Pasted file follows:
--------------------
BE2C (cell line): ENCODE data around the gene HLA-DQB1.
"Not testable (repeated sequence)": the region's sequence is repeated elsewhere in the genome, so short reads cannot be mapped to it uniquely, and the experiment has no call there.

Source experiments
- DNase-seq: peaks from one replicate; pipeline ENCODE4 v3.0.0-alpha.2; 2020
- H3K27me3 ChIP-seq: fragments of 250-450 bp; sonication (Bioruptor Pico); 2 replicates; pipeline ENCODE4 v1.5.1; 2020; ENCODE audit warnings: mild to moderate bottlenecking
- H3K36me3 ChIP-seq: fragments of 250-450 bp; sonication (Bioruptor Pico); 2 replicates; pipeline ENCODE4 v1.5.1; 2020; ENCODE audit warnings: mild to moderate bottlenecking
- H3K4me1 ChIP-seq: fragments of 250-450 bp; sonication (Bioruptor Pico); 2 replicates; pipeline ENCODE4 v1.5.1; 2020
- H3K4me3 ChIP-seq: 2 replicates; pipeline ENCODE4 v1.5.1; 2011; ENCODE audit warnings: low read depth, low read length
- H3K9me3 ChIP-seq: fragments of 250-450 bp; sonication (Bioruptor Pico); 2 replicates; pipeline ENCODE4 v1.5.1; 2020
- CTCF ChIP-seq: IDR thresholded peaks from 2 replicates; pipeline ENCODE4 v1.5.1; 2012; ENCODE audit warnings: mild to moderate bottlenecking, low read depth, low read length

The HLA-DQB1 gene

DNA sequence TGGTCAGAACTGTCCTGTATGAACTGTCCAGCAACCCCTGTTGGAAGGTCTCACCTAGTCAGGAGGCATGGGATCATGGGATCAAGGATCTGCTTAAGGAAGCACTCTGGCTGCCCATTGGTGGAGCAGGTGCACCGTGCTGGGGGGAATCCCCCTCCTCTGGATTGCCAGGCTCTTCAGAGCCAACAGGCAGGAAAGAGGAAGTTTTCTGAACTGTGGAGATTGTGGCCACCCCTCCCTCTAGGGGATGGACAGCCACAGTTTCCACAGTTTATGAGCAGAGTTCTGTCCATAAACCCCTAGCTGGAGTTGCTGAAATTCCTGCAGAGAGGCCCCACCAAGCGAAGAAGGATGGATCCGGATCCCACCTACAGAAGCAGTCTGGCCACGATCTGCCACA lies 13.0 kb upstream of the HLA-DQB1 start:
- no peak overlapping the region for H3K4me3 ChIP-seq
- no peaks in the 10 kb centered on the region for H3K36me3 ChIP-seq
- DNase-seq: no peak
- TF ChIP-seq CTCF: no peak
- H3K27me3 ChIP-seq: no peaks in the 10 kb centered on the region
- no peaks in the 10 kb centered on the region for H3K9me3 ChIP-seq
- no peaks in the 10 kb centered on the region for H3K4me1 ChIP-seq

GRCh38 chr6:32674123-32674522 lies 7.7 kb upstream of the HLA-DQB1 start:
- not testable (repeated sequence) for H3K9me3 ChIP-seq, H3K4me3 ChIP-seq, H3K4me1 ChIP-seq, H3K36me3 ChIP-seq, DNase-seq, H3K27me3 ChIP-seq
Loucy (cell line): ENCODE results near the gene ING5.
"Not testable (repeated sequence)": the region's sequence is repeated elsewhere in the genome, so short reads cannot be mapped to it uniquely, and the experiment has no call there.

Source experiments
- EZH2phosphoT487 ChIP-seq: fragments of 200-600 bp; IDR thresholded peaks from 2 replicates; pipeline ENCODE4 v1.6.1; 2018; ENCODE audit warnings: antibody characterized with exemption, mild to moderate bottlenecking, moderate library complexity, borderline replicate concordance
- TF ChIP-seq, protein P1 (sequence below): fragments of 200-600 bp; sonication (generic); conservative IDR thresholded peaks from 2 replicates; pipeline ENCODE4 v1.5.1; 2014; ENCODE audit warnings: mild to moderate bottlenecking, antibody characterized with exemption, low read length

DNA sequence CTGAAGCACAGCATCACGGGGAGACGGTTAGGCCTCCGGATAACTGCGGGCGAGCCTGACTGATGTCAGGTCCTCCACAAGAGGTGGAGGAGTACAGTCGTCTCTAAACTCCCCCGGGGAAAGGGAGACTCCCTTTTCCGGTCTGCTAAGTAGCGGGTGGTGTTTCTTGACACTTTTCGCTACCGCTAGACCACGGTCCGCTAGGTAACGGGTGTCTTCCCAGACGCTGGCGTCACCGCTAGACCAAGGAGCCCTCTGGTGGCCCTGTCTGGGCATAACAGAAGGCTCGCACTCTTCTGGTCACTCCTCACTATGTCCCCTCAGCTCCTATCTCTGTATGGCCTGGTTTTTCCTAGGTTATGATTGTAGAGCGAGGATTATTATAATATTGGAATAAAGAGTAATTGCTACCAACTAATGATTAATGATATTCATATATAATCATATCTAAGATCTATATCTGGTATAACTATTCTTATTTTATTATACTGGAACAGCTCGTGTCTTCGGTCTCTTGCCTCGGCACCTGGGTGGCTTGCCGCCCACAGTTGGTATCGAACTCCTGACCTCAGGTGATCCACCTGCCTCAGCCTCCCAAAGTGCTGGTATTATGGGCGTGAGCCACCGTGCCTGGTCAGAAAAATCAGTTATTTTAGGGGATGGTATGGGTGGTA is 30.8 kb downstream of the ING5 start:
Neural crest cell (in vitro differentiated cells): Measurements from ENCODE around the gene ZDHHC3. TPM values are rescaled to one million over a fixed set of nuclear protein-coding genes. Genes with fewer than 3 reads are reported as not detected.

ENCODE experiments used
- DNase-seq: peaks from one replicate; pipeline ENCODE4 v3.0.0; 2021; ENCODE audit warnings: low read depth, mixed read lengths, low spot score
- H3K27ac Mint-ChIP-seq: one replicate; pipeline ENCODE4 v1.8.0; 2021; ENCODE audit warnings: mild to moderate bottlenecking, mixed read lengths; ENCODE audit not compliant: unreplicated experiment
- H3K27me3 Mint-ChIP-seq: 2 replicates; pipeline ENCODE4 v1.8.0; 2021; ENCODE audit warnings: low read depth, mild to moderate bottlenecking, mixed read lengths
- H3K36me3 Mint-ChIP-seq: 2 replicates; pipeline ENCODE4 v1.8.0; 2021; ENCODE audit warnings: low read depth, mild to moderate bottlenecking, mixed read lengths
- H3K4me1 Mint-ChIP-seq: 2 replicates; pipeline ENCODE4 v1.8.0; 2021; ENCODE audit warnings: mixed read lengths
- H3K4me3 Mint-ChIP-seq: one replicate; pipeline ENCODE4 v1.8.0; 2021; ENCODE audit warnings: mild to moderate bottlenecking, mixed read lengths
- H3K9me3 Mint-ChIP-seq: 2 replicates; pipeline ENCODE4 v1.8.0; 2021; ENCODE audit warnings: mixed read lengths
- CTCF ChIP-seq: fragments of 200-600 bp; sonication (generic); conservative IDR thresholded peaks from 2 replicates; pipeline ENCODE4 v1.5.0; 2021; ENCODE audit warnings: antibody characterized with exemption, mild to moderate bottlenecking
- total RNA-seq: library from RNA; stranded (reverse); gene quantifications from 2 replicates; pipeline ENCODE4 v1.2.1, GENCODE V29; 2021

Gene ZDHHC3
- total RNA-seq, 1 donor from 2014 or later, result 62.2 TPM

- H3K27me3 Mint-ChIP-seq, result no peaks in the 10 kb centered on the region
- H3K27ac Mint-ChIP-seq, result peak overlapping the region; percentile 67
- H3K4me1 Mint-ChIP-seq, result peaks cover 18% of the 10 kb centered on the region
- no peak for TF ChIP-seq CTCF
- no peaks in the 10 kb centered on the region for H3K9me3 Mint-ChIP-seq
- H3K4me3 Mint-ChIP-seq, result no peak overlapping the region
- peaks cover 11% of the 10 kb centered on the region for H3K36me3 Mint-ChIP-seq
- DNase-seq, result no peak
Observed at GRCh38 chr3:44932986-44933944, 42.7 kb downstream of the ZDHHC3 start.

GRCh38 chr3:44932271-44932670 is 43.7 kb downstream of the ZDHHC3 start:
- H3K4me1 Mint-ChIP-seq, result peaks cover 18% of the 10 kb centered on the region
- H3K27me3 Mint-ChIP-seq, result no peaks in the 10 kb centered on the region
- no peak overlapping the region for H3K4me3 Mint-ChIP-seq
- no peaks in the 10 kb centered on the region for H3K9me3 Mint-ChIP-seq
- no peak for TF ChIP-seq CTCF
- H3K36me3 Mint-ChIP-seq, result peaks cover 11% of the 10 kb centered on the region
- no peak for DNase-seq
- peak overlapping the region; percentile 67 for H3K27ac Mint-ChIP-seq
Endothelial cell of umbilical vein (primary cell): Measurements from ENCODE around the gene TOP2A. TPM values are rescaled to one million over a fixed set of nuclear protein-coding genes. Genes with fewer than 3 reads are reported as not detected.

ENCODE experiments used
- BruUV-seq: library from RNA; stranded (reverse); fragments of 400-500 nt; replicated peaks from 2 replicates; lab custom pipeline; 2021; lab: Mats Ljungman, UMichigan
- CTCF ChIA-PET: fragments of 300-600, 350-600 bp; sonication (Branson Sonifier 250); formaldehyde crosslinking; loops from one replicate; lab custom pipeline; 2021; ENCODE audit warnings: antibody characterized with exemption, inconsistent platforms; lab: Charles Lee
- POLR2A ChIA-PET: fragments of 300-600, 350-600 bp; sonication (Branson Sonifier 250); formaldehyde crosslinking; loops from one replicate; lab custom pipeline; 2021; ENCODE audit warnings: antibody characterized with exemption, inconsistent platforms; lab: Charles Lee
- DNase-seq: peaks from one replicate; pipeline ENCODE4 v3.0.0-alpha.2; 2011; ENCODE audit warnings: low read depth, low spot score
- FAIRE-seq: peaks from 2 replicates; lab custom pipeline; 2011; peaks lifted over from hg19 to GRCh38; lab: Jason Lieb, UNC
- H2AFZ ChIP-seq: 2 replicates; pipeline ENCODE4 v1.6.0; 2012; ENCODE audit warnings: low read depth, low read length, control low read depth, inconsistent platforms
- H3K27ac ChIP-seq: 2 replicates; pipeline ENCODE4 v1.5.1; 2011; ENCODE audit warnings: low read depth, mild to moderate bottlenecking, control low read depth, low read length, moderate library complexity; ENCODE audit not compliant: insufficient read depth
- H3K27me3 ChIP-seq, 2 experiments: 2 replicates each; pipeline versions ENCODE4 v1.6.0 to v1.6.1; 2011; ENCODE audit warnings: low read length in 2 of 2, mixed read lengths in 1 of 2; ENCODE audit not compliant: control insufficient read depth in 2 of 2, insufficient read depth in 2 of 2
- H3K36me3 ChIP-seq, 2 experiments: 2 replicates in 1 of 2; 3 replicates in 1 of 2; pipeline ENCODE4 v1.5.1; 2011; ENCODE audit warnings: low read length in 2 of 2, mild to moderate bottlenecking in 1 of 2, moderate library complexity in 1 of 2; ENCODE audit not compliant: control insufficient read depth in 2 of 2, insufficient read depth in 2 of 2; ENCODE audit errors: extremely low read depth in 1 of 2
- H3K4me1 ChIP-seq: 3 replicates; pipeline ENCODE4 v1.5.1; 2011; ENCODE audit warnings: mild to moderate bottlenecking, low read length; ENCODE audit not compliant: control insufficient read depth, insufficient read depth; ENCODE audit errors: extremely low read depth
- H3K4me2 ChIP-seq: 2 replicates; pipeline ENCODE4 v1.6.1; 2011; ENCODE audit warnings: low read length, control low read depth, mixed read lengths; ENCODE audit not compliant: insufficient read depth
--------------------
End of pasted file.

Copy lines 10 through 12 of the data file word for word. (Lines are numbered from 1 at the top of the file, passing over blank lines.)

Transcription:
- CTCF ChIP-seq: IDR thresholded peaks from 2 replicates; pipeline ENCODE4 v1.5.1; 2012; ENCODE audit warnings: mild to moderate bottlenecking, low read depth, low read length

The HLA-DQB1 gene

DNA sequence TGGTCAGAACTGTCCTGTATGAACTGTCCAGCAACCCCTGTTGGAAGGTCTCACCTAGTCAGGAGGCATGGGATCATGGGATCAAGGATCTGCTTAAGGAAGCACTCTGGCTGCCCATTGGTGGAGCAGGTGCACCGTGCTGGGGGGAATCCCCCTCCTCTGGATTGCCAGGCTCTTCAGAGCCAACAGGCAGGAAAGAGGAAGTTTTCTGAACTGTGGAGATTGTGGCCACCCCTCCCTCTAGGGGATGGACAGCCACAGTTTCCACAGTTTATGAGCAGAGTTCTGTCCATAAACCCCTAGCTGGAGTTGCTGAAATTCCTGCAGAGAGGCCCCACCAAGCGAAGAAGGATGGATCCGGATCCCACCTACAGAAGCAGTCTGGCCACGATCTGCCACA lies 13.0 kb upstream of the HLA-DQB1 start: